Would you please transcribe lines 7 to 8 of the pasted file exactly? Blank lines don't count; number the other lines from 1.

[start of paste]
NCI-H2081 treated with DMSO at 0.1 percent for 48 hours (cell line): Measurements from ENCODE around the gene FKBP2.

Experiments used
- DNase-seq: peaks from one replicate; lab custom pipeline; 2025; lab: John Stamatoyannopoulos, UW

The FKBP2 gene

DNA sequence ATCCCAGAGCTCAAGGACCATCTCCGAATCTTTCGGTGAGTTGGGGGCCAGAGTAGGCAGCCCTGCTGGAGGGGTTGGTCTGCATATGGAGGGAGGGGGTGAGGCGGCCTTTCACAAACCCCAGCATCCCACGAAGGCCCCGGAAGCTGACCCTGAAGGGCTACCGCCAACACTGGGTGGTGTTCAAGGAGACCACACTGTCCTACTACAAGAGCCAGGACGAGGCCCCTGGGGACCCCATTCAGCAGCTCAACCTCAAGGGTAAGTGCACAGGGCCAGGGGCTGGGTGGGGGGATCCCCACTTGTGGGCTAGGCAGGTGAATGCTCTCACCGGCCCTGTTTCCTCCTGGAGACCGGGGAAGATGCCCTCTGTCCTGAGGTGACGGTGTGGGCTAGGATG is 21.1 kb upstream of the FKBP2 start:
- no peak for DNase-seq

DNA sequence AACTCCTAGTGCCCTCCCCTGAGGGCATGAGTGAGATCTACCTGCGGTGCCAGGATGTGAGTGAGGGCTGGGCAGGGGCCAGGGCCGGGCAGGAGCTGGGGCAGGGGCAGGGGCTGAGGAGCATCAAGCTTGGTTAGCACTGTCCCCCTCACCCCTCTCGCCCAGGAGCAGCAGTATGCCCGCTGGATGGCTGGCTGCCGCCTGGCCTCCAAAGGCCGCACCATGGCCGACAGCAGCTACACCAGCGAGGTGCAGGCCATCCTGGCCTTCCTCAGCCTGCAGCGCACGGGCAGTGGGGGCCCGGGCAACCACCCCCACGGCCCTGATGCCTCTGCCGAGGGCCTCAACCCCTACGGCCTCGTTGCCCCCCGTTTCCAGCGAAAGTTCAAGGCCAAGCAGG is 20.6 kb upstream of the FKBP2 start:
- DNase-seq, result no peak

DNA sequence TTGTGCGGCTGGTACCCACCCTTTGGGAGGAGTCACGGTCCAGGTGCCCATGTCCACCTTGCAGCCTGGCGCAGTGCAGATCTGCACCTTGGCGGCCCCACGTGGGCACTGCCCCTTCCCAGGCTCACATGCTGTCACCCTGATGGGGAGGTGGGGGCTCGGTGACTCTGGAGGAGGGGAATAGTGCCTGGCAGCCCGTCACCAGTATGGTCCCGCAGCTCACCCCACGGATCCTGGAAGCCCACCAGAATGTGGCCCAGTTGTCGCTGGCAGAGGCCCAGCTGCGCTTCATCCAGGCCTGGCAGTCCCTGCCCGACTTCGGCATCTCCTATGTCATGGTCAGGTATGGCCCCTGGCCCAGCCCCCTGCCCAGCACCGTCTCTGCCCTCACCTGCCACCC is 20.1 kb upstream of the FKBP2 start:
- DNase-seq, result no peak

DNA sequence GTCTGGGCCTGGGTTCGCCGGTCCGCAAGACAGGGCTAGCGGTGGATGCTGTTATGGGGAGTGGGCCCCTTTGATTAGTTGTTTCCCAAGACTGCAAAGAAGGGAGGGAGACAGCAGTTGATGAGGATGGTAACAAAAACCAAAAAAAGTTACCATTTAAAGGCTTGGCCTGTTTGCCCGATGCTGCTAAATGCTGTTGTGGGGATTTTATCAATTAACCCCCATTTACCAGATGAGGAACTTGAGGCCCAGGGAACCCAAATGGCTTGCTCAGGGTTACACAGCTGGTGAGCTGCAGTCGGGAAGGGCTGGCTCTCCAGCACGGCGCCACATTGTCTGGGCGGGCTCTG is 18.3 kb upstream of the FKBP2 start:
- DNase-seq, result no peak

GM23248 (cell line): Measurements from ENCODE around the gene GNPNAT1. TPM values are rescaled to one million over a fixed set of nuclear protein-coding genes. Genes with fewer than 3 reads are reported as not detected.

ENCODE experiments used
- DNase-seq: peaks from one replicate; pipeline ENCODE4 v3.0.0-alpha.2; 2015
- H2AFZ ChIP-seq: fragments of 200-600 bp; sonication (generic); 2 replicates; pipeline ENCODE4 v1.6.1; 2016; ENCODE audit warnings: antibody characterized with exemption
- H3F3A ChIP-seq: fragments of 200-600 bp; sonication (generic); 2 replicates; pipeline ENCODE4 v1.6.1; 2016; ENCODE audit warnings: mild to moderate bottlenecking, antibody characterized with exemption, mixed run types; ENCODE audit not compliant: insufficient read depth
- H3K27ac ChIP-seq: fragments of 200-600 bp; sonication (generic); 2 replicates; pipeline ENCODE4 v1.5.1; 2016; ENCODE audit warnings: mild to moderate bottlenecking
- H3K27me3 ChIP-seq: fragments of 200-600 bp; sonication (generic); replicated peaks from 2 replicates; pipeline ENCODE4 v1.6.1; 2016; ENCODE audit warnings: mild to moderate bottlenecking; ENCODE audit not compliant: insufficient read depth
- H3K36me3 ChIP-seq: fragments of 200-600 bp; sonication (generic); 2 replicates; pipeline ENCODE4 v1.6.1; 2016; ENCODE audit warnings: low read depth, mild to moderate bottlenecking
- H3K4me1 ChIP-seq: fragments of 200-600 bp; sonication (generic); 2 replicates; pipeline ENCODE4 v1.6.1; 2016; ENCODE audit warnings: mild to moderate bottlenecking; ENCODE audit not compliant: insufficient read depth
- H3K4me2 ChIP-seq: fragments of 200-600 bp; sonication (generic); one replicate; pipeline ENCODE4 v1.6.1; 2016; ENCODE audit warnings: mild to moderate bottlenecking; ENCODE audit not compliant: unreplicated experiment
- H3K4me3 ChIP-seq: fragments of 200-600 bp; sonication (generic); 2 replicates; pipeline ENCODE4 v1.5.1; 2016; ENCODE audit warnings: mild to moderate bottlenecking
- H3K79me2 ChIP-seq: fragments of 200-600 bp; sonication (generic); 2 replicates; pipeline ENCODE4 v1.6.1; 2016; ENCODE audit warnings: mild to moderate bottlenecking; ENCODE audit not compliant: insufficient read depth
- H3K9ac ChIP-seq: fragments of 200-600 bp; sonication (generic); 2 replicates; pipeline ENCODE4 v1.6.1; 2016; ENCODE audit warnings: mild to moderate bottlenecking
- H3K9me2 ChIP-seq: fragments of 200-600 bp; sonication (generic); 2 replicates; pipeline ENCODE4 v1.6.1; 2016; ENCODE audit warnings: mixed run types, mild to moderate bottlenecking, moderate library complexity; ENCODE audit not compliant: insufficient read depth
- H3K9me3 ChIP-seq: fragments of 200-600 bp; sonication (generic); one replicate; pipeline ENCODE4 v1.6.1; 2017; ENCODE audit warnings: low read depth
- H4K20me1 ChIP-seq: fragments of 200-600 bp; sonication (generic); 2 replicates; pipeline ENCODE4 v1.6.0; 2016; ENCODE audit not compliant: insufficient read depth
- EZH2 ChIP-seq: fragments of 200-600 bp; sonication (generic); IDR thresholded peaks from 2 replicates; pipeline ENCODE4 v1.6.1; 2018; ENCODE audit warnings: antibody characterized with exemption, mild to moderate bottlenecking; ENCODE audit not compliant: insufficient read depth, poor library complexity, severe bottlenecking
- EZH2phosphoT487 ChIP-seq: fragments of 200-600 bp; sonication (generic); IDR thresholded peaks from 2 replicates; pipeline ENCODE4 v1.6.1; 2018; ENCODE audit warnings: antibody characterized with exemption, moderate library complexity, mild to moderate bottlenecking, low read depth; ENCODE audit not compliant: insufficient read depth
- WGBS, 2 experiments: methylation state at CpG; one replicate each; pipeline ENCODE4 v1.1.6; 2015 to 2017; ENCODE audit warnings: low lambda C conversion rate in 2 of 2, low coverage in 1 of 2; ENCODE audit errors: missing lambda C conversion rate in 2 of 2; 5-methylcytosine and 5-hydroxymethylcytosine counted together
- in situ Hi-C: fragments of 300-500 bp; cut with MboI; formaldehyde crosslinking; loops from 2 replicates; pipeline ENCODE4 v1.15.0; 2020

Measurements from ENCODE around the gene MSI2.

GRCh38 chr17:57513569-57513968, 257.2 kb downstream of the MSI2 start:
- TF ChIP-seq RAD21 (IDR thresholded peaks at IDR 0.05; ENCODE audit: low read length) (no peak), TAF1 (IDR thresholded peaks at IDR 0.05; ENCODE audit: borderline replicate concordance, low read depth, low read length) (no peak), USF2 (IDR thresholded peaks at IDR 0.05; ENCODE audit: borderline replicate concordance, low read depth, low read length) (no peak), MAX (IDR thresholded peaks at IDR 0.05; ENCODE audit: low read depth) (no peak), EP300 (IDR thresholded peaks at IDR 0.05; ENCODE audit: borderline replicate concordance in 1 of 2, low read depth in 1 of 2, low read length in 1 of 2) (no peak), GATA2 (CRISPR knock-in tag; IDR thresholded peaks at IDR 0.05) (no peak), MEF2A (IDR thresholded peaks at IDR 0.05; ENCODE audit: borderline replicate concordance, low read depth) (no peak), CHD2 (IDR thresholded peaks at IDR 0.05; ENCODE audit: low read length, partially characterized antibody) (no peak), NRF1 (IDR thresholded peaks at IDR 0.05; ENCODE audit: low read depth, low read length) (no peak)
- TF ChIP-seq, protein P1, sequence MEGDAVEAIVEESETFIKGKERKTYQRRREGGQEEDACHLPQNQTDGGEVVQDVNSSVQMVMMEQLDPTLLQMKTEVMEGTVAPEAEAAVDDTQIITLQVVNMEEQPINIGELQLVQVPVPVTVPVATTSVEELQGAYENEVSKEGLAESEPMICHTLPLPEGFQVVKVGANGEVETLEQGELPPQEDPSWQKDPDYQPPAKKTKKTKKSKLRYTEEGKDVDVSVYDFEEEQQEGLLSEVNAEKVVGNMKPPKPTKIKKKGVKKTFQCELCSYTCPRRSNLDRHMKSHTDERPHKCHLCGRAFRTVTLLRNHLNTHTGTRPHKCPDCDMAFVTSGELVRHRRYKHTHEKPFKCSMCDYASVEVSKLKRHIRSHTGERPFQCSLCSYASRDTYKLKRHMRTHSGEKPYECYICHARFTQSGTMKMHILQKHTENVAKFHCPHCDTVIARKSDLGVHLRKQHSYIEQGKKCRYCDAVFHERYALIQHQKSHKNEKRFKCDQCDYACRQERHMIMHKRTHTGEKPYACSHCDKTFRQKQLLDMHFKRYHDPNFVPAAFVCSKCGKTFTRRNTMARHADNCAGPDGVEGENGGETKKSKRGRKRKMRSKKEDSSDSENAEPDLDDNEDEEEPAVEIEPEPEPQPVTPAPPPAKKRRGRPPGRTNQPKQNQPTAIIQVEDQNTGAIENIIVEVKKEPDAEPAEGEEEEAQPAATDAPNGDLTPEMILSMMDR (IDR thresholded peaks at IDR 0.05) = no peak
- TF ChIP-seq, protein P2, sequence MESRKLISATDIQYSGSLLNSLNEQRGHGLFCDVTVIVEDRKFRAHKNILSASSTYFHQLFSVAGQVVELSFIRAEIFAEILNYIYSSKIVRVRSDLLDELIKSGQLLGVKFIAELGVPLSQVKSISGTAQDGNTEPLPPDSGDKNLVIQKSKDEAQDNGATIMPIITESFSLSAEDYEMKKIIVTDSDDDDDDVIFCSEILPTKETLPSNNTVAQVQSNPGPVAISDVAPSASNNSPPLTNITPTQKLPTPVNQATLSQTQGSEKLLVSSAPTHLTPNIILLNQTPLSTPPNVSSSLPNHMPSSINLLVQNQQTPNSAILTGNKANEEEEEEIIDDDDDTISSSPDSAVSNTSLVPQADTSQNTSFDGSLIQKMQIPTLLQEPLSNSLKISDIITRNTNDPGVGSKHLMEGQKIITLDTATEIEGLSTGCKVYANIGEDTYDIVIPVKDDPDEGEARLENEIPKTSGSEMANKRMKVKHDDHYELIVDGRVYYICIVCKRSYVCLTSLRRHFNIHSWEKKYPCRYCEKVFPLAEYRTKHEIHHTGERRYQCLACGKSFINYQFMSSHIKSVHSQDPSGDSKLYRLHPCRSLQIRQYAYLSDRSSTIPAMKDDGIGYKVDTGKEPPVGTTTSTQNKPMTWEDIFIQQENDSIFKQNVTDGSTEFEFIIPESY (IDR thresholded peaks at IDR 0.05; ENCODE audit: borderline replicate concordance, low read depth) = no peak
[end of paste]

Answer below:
DNA sequence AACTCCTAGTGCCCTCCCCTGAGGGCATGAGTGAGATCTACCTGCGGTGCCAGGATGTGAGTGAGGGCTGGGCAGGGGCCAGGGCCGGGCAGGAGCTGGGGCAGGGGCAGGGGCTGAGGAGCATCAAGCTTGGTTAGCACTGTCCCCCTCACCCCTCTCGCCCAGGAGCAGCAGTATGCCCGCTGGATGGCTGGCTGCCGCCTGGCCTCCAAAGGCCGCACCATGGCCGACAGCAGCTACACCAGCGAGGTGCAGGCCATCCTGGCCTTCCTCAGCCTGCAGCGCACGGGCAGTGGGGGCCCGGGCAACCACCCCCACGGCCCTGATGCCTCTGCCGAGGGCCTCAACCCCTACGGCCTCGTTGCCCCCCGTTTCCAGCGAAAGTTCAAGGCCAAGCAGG is 20.6 kb upstream of the FKBP2 start:
- DNase-seq, result no peak